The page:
A complaint must also comply with the pleading requirements of the Federal Rules of Civil Procedure. Rule 8(a)(2) requires that a complaint contain "a short and plain statement of the claim showing that the pleader is entitled to relief." A complaint must plead facts sufficient at least to "suggest" a basis for liability. Spruill v. Gillis, 372 F.3d 218, 236 n.12 (3d Cir. 2004). "Specific facts are not necessary; the statement need only 'give the defendant fair notice of what the ... claim is and the grounds upon which it rests.'" Erickson v. Pardus, 551 U.S. 89, 93 (2007) (citations omitted).

While a complaint ... does not need detailed factual allegations, a plaintiff's obligation to provide the "grounds" of his "entitle[ment] to relief" requires more than labels and conclusions, and a formulaic recitation of the elements of a cause of action will not do, see Papasan v. Allain, 478 U.S. 265, 286, 106 S.Ct. 2932, 92 L.Ed.2d 209 (1986) (on a motion to dismiss, courts "are not bound to accept as true a legal conclusion couched as a factual allegation"). Factual allegations must be enough to raise a right to relief above the speculative level ... .

Bell Atl. Corp. v. Twombly, 550 U.S. 544, 554-55 (2007) (citations omitted).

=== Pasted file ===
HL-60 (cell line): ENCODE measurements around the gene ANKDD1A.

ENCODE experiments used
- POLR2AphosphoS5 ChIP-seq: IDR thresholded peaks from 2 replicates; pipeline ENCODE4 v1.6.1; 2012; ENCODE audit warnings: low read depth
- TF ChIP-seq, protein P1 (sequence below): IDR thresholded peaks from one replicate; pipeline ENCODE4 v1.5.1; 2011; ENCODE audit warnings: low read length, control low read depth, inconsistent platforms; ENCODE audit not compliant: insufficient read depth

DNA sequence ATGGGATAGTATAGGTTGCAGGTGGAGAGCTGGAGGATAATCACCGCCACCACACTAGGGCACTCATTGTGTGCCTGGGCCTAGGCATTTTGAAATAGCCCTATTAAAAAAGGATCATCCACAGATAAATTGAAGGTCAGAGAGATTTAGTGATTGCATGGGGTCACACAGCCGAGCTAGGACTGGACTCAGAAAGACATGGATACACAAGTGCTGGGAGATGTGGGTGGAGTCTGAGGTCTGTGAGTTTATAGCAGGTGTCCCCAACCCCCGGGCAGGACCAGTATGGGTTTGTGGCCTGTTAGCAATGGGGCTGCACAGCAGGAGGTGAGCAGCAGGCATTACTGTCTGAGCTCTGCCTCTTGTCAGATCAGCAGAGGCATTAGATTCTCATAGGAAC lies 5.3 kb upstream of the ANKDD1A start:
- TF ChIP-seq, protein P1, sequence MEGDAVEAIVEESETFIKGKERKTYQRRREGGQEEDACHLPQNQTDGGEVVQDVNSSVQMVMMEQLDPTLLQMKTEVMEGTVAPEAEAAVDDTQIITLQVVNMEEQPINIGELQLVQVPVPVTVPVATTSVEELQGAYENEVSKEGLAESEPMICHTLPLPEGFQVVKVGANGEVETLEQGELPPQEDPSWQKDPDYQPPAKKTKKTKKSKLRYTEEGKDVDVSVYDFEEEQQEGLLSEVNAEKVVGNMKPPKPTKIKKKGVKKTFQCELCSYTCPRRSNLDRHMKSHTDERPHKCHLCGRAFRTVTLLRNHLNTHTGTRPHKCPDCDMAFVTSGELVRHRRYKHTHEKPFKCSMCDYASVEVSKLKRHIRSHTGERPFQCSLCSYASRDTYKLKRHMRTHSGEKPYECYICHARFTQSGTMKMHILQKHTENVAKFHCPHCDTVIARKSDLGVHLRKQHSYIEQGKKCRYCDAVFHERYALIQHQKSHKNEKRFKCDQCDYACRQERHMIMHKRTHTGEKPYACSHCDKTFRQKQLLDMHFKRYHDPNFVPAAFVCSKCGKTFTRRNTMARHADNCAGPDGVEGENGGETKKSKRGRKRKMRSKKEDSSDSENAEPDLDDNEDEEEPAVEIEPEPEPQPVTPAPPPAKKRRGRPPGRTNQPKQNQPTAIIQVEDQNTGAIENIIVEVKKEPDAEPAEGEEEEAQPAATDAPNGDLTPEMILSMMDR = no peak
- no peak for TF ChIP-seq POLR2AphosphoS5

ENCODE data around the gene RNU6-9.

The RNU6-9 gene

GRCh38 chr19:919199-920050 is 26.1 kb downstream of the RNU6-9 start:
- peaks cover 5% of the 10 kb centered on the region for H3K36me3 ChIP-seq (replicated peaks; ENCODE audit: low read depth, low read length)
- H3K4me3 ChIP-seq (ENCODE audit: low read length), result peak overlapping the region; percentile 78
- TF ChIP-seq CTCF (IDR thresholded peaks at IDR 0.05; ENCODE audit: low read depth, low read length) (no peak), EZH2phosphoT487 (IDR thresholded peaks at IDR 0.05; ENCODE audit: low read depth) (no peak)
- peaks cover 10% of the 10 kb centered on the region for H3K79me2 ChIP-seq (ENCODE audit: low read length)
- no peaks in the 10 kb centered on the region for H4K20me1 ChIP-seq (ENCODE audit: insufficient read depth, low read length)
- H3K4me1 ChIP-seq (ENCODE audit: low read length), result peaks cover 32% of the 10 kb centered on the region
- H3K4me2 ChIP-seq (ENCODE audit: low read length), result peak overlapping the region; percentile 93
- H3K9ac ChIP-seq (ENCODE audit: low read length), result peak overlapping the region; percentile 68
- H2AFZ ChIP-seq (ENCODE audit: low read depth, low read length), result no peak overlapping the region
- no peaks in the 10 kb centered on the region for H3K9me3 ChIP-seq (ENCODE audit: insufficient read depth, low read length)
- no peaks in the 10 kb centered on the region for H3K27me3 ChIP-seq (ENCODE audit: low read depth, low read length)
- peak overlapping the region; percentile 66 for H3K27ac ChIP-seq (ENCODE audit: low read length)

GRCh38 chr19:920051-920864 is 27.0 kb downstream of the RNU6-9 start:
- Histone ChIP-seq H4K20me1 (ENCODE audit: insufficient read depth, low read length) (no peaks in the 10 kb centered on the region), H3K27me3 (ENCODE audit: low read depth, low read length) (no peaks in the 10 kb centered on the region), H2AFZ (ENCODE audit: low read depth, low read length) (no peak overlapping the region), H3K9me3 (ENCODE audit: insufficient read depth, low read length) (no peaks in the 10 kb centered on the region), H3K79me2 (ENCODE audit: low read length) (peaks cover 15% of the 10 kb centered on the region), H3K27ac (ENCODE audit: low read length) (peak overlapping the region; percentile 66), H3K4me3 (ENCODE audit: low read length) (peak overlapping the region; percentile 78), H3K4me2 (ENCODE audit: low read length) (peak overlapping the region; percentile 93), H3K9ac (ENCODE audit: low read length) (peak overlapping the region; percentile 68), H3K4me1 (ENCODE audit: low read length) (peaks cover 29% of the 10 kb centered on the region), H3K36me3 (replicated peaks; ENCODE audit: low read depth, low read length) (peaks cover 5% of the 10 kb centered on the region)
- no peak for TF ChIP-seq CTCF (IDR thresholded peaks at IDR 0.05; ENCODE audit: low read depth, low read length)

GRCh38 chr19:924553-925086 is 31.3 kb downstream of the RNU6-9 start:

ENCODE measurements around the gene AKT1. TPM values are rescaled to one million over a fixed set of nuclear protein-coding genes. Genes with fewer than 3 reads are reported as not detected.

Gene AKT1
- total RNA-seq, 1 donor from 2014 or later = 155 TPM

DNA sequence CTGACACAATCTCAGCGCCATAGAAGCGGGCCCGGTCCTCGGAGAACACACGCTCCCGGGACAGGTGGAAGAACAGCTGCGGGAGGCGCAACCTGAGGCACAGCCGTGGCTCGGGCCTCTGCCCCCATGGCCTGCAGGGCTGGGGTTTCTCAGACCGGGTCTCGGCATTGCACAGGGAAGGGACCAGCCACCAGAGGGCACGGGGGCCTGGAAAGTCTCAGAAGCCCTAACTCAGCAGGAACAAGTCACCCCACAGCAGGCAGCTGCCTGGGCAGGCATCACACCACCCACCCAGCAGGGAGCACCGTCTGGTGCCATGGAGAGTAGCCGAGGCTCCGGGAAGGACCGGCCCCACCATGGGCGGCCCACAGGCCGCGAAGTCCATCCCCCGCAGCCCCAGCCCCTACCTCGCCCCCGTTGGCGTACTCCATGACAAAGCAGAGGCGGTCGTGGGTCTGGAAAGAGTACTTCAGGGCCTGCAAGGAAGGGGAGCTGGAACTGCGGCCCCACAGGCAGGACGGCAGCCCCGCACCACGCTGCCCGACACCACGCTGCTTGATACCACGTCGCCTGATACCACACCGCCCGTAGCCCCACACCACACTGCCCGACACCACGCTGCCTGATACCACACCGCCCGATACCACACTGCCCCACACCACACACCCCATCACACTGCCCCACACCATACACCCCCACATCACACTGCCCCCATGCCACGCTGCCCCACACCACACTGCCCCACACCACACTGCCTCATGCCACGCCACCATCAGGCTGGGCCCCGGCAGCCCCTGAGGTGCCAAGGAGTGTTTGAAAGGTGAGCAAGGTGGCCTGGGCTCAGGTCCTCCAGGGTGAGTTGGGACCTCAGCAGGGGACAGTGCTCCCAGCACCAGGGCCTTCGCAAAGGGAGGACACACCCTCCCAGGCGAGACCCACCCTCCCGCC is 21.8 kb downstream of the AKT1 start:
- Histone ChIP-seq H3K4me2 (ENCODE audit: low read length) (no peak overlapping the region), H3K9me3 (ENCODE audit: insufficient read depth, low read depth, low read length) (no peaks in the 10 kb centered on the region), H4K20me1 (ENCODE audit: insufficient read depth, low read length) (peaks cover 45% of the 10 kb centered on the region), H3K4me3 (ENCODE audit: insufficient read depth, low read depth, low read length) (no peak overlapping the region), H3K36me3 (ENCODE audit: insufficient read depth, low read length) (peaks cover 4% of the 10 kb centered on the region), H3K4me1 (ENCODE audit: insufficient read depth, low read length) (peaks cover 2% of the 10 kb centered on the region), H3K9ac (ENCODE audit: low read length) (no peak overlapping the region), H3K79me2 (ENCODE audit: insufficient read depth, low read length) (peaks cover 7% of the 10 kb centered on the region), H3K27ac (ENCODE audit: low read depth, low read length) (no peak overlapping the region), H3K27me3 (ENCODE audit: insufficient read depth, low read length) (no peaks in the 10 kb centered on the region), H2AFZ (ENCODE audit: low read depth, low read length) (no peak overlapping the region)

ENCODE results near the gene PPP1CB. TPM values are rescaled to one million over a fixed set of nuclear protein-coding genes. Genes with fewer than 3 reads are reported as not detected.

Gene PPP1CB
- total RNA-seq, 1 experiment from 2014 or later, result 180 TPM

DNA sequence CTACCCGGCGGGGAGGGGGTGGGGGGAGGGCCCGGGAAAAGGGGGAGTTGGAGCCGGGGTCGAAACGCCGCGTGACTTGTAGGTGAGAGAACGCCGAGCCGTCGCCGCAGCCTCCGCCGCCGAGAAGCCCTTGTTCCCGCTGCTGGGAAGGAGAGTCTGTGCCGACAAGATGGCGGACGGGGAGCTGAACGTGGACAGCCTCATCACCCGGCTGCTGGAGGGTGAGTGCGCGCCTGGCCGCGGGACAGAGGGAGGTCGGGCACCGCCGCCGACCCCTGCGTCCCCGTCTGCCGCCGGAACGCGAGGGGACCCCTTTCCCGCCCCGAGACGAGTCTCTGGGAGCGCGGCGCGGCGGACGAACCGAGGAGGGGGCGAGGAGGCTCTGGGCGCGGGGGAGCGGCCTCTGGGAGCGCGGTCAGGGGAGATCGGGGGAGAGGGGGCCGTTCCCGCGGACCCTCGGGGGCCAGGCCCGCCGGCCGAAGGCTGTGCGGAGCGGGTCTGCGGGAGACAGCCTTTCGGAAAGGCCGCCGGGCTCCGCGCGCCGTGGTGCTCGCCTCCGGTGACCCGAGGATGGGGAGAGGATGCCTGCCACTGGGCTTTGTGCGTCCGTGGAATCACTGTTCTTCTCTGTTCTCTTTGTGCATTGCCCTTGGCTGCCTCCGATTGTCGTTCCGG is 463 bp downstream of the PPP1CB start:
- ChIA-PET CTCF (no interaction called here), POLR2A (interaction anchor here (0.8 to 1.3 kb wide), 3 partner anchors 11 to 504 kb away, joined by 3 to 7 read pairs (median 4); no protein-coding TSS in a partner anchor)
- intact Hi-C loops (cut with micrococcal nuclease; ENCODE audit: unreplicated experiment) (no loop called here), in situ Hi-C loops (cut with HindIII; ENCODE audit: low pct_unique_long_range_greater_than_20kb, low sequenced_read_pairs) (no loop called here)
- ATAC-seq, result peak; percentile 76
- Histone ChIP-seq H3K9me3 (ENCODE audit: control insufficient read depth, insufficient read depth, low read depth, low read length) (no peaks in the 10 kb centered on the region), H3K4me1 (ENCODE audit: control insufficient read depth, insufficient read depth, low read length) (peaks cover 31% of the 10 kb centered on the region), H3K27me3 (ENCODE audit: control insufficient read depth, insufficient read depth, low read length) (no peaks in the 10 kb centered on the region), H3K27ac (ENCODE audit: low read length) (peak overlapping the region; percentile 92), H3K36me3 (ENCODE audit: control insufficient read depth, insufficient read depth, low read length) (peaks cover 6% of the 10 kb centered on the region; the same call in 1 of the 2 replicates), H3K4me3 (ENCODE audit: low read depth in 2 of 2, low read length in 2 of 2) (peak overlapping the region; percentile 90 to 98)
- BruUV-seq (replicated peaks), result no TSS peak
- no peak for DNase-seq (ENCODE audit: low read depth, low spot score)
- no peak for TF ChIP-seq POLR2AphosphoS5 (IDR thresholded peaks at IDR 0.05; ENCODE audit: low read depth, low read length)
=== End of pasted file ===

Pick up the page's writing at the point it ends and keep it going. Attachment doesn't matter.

The Supreme Court has demonstrated the application of these general standards to a Sherman Act conspiracy claim.

In applying these general standards to a ยง 1 [conspiracy] claim, we hold that stating such a claim requires a complaint with enough factual matter (taken as true) to suggest that an agreement was made. Asking for plausible grounds to infer an agreement does not impose a probability requirement at the pleading stage; it simply calls for enough fact to raise a reasonable expectation that discovery will reveal evidence of illegal agreement. And, of course, a well-pleaded complaint may proceed even if it strikes a savvy judge that actual proof of those facts is improbable, and "that a recovery is very remote and unlikely." ... It makes sense to say, therefore, that an allegation of parallel conduct and a bare assertion of conspiracy will not suffice. Without more, parallel conduct does not suggest conspiracy, and a conclusory allegation of agreement at some unidentified point does not supply facts adequate to show illegality. Hence, ...